During the second public hearing of the House select committee’s investigation of the Jan. 6 insurrection, former Attorney General William Barr’s taped testimony was presented regarding then-President Donald Trump’s 2020 election fraud claims. Barr called the allegations “crazy stuff” and said Trump had become “detached from reality.”
- Now, spurred by what he saw, Barr told the Associated Press on December 1 that there was no evidence of election fraud. And, immediately after, Attorney General Barr's statement went public. Mr. Trump berated and he nearly fired Barr, but Barr persisted in telling the president that there was no evidence to support the fraud claims.
WILLIAM BARR: This got under my skin, but I also felt it was time for me to say something. So on-- I had-- I set up a lunch with the AP reporter Mike Balsamo, and I told him at lunch-- I made this statement that, to date, we have not seen fraud on a scale that could have effected a different outcome in the election.
I had a later meeting scheduled at the White House at 3 o'clock with Meadows. This was previously scheduled, so I knew this was going to come up. And I went over there, and I told my secretary that I thought I would probably be fired and told not to go home-- I mean, not to go back to my office. So I said you might have to pack up for me.
And so, when I got over there, I met with the Chief of Staff. He said the President was angry. He didn't really go-- get into the issue of the fraud. And then, I went up to Pat Cipollone's office, and we were talking with each other. And the word came down that he wanted us both to go to the Oval. And the President was as mad as I've ever seen him, and he was trying to control himself.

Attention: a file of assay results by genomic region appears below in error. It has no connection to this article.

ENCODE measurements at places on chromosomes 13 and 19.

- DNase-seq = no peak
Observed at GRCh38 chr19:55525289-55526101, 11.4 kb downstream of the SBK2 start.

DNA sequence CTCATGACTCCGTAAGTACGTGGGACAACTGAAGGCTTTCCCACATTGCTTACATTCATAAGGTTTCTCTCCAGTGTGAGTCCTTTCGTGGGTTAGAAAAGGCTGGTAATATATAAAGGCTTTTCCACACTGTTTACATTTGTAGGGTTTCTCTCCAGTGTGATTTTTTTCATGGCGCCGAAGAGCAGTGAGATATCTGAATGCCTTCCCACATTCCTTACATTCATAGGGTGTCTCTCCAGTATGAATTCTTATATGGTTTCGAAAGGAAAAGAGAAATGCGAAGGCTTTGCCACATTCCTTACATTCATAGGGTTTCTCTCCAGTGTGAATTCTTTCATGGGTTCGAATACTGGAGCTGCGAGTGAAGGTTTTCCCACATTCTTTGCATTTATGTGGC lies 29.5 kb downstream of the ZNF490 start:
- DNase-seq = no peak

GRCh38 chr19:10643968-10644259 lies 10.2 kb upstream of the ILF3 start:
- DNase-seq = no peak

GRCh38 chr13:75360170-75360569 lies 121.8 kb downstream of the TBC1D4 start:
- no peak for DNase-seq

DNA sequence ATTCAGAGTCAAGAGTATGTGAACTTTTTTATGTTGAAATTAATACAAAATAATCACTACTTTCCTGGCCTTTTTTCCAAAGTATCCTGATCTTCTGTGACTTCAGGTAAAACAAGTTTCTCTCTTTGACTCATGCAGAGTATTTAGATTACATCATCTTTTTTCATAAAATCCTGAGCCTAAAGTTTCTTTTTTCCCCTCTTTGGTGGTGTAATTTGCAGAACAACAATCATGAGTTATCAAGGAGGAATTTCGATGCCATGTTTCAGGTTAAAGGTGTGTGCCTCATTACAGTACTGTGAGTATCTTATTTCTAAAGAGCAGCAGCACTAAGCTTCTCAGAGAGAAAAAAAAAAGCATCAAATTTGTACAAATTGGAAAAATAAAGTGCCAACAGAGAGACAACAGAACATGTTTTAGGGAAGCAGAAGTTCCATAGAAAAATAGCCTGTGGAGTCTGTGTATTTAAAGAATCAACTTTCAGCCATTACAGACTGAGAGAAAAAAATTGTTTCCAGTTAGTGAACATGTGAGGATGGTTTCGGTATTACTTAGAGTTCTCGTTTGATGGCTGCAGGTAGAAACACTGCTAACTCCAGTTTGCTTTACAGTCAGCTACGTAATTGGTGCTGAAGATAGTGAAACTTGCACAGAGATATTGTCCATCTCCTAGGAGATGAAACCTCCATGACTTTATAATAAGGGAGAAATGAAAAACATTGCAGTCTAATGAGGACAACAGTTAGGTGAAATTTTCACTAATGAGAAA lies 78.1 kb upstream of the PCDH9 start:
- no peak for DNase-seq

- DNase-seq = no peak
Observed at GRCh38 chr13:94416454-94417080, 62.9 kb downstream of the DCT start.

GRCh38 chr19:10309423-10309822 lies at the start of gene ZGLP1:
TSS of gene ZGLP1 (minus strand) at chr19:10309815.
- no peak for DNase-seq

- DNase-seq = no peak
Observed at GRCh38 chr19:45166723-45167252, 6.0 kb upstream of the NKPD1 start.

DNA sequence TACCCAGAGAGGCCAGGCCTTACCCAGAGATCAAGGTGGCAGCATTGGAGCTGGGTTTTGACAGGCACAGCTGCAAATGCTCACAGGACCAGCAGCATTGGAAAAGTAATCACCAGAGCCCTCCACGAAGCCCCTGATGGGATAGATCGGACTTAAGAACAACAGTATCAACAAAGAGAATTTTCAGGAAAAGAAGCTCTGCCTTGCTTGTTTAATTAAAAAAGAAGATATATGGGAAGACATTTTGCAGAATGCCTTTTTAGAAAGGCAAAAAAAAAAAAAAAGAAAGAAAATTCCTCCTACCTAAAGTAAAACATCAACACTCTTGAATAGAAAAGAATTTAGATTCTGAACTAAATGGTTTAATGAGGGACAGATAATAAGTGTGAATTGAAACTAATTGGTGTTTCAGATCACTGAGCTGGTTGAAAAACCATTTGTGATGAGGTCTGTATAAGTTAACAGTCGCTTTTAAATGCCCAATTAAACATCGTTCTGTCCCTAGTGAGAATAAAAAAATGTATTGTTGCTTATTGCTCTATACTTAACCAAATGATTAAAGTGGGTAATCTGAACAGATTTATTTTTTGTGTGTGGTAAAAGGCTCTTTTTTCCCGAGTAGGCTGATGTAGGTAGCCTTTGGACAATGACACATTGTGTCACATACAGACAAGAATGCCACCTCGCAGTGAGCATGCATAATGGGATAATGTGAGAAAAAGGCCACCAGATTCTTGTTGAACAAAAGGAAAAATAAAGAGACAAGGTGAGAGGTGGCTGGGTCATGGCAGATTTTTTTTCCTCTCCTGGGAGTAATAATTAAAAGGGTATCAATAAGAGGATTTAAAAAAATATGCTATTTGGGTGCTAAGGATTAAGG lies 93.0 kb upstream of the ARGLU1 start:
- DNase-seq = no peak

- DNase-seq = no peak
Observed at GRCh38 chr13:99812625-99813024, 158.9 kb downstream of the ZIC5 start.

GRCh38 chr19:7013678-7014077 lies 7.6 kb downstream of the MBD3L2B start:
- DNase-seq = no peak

The president said, well, this is, you know, killing me. You didn't have to say this. You must have said this because you hate Trump. You hate Trump. And then he raised the big vote dump, as he called it, in Detroit. And that-- you know, he said people saw boxes coming into the counting station at all hours of the morning, and so forth. And I explained to him that, I-- at that point, I knew the exact number of precincts in Detroit. I think it was 630-something.
I said, Mr. President, there are 630 precincts in Detroit. And, unlike elsewhere in the state, they centralize the counting process, so they're not counted in each precinct. They're moved to counting stations. And so, the normal process would involve boxes coming in at all different hours. So there's nothing-- and I said, did anyone point out to you-- did all the people complaining about it point out to you-- actually did better in Detroit than you did last time? I mean, there's no indication of fraud in Detroit.
And I told him that the stuff that his people were shoveling out to the public were-- was bullshit. I mean, that the claims of fraud were bullshit. And, you know, he was indignant about that. And I reiterated that they wasted a whole month on these claims on the Dominion Voting machines, and they were idiotic claims. And I specifically raised the Dominion Voting machines, which I found to be among the most disturbing allegations-- disturbing in the sense that I saw absolutely zero basis for the allegations.
But they were made in such a sensational way that they obviously were influencing a lot of people-- members of the public-- that there was this systemic corruption in the system and that their votes didn't count and that these machines controlled by somebody else were actually determining it, which was complete nonsense. And it was being laid out there. And I told them that it was crazy stuff, and they were wasting their time on that. And it was doing a great-- grave disservice to the country.